I then suggested to my Father to bring back his mountain-instincts and guide us out of this predicament. As I mentioned earlier, he had climbed many mountains during his childhood in Kashmir, which at that time was full of wilderness as well as animals. He took a moment to study the surroundings and then eventually with some input from me, we headed to our right and started climbing the part of the mountain that lay ahead of us. It was my understanding that it would bring us back to our original path. At some places, we had some serious hiking on the cliff of the mountains that was also wet from recent rains. I was also worried about my Father and his ability to climb at such rough spots.
By Babaji’s grace, we went through the rough path and also crossed a small waterfall hidden deep within the mountains and eventually ended up in a small field of Turnips. In front of us – lay a villager’s hut who, to our good fortune, was inside the hut and having his lunch at the time. My father told them that we were coming back from Babaji’s Cave and had lost our way in the mountains and requested him to show us the correct way to reach Rathkhaal and then Kukuchina. Before he showed us the correct way, he stressed more than once that we join him for lunch or tea at the least. We politely thanked him for his generosity and went our way after getting directions. This along with other minor incidents strengthened our faith that people in the mountains were still filled with the hospitality, trust and kindness that has almost disappeared from the plains.
After descending through another rough spot that was filled with water and stones, we reached the 2 KM stretch (Rathkhaal) that would take us to Kukuchina where our car stood parked near Joshi Tea Stop. Earlier we had taken a jeep ride to save time and avoid any fatigue before beginning the trek; however, we decided that it was best to walk back to Kukuchina so we could cherish the beauty and serenity of the sacred mountain.
Guide welcomes us!
On a lighter note, I later pointed to my Father a little incident that had happened earlier while were inside the Smriti Bhawan up in the mountains after our visit to the Cave.
Father had mentioned about the challenges involved in our trek (from the heavy rains to the difficult trek) and I had casually remarked back (almost boasting) “what more challenge can Babaji present us with?” We chuckled later that Babaji indeed gave us another small challenge by making us take the wrong route and getting us lost in the forest. Lord works in mysterious ways to teach us lessons, both big and small in life.
Our trek back became very tiring due to the extra fatigue we had to undergo after losing way up in the mountains. We took frequent breaks and just sat in silence to breathe in the mountain air. At one spot, we came across a Black Dog who was waiting on the edge of the mountain by a boulder and came running towards us as we approached that spot. Since I have never been close to dogs (that’s another story), my father cajoled him into making him go away. On a very interesting note, the dog stayed ahead of us all the way to Kukuchina and even stopped and waited for us as we took breaks during our trek back on the stony Himalayan path. We both had our own ideas about the dog, which would be later revealed to us by Sh. Netraballabh Joshi at Joshi Tea Stall.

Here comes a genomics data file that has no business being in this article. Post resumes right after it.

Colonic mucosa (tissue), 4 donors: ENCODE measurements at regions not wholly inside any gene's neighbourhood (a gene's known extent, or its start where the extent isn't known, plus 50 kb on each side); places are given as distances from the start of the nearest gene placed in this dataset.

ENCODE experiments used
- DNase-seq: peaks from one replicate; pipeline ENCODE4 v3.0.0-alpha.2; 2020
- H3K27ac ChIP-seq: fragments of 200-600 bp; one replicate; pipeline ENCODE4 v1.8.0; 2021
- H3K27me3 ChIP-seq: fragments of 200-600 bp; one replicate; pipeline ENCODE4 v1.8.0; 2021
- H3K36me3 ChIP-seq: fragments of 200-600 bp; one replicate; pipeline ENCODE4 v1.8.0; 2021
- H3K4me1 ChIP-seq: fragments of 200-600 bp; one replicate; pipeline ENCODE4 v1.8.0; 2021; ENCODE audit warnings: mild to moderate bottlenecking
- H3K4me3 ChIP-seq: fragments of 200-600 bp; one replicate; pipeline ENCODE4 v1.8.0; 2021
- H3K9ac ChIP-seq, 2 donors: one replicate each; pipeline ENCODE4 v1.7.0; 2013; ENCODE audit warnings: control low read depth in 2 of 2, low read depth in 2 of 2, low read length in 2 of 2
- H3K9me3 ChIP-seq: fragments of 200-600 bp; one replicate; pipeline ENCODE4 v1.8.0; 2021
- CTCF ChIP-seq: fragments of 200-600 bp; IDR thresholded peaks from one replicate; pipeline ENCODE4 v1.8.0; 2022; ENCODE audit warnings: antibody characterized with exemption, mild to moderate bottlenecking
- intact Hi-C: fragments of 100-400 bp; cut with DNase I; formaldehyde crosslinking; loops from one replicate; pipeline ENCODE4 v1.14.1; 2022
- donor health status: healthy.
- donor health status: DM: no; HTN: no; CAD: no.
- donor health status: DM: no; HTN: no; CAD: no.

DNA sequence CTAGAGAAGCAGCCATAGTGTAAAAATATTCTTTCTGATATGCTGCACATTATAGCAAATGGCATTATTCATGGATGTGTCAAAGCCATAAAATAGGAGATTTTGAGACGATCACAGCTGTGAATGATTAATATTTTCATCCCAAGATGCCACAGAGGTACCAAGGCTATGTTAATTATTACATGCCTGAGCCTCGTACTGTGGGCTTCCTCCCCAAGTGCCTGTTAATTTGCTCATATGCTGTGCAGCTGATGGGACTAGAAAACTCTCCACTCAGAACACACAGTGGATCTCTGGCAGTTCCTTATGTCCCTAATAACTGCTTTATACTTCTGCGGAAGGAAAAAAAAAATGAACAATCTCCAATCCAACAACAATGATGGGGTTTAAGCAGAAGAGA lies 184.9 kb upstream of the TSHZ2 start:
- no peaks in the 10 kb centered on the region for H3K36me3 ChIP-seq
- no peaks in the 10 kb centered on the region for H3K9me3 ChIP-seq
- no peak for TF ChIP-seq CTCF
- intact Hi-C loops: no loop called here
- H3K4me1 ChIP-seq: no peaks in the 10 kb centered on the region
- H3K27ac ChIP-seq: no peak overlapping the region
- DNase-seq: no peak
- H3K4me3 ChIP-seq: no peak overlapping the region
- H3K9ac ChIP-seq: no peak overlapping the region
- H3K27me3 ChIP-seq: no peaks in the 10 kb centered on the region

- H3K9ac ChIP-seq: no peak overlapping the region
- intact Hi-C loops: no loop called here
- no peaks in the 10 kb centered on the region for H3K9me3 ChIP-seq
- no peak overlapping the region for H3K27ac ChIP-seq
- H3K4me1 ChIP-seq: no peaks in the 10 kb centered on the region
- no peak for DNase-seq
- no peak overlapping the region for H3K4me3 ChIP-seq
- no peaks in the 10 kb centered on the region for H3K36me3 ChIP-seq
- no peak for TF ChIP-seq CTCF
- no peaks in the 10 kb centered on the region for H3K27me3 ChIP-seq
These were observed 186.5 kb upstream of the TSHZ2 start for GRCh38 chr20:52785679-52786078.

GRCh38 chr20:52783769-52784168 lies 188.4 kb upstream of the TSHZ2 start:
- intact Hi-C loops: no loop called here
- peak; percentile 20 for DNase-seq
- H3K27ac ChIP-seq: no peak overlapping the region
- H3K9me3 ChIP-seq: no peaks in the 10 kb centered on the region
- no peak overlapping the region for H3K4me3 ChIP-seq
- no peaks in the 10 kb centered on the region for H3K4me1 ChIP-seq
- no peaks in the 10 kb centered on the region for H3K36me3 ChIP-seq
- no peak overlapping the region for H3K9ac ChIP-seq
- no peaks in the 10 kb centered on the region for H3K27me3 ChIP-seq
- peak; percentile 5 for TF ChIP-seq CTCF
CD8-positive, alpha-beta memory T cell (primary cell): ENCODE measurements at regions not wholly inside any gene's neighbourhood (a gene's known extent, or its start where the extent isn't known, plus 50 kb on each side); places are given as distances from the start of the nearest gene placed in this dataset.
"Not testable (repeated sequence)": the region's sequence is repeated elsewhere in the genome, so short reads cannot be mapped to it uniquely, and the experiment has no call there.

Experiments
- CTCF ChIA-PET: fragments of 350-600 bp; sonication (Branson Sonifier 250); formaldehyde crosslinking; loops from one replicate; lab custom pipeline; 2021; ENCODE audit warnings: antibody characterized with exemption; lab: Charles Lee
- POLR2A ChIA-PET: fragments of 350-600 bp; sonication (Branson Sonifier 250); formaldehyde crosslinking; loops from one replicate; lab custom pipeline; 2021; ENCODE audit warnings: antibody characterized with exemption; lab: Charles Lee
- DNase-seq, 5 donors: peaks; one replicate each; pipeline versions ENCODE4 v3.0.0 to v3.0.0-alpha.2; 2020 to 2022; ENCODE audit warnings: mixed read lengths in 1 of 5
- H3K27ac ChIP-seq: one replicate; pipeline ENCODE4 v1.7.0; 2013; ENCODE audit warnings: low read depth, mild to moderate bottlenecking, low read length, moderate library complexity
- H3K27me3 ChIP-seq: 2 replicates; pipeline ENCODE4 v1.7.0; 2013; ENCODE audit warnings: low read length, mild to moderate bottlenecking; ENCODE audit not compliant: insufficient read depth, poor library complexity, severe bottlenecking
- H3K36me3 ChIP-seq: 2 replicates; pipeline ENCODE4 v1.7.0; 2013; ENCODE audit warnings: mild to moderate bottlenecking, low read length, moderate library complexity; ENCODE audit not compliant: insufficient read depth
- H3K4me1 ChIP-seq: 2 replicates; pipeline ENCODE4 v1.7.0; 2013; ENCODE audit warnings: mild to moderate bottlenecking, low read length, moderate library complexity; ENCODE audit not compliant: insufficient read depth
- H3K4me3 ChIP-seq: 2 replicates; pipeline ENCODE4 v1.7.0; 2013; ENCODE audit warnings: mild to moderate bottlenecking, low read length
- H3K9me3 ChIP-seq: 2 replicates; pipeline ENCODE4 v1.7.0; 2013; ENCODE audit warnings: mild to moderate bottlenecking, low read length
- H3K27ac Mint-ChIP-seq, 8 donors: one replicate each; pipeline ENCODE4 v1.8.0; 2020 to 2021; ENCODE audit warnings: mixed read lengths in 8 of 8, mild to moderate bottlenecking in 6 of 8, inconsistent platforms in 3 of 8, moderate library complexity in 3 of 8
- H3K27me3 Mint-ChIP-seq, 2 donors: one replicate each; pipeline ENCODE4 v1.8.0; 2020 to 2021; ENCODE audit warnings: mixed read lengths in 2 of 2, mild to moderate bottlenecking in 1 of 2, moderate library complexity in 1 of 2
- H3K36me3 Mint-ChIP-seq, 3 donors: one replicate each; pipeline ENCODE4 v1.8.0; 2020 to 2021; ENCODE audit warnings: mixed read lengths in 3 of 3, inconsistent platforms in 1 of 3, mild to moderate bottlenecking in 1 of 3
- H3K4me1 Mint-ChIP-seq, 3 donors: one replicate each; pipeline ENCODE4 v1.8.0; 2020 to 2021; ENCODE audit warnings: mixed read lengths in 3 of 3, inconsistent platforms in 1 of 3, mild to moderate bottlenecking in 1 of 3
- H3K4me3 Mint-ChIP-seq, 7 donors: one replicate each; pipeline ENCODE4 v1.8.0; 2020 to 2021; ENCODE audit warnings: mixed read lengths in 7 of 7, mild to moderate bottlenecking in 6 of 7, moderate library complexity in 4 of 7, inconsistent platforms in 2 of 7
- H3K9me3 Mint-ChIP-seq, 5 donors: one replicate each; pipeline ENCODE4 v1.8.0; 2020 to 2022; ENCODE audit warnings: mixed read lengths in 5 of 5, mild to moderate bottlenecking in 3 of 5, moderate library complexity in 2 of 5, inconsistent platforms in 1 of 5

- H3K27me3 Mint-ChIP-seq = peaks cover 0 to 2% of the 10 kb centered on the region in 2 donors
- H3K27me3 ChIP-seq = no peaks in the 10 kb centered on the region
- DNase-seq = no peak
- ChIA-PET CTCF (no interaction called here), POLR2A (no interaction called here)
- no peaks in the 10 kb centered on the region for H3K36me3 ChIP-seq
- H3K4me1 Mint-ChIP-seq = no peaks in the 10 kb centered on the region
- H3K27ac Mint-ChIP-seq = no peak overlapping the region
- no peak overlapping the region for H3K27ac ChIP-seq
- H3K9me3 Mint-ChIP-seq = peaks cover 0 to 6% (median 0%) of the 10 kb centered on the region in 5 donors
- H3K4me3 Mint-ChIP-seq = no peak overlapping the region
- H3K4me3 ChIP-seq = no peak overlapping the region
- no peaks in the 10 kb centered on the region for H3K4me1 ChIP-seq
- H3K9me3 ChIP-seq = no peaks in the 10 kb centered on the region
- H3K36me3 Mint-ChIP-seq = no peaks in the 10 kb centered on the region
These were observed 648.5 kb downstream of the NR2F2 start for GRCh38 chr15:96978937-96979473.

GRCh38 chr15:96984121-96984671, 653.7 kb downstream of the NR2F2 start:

Arrival back at Kukuchina
After about 55 minutes, we arrived at Kukuchina at 3:30 PM and Mr. Joshi greeted us with a smile. My father was quick to request 2 hot cups of Himalayan tea and a couple pieces of bread to chase away the fatigue of the trek. We also met Shri Netra Ballabh Joshi with whom we held discussion on Mahavatar Baba, Mahabharata, Ashwatthama, and other related topics. Some excerpts from our conversation can be viewed on Youtube in form of Part 1 and Part 2 . He also told us about the dog that had been guiding visitors on the 2 KM stretch back to Kukuchina for a few years now. I silently bowed down to the humble creature for his generous services and we later fed him with Biscuits and Bread as a small token of our gratitude.
The extraordinary day ended when we finally took leave of Joshis, bowed down to the Dronagiri Mountain and Mahavatar Baba in reverence for making this trek possible. It was once in a lifetime experience and one must physically go there to feel the energy, aura and blessings of the Dronachal Valley and Mahavatar Baba.
Arrival back at Almora
We left Joshi tea stall at 3:55 PM (odometer 562 KMs) and arrived back at Almora Hotel at 6:44 PM (odometer 648 KMs). If anyone has any questions about the trip or our trek, feel free to contact me through this website. May Babaji guide us and bless us.
Important pointers/interesting observations about/during the Journey
- Before you begin the trek, I highly recommend that you stop at Joshi Tea Stop at Kukuchina. Mr. Joshi can provide you with any guidance needed for the trek.
- Be prepared to face Kaanwariyas on NH 24 if you travel during the month of July. They can cause serious traffic problems and 1-lane is usually reserved and shut down for them. This is the period during which Kaanwariyas celebrate their Shivratri.
- Do NOT make Almora your base camp like we did. Best place to stay is Ranikhet. Pandukholi is only about 55 KMs (as compared to 86 from Almora).
- People in the mountains may frequently ask you for lift. This might be considered out of question in the Northern Plains. We were surprised when an elderly mother asked lift for her newly wed daughter!
- Even the simplest and financially challenged person may turn out to be the most hospitable and courteous. Such is the culture in Himalayas!
- It is best advised to not undertake the trek during Rainy season, but if you are as daring as us, do not forget to pack raincoats!
- Lastly, I would quote what I once read in an article. “Leave your cold intellect behind before approaching the sacred and serene mountains.”
Om Namah Shivay.
Gautam Dhar/Anupam Dhar
8th August 2009, Rohtak, INDIA
Trek date: 29th July 2009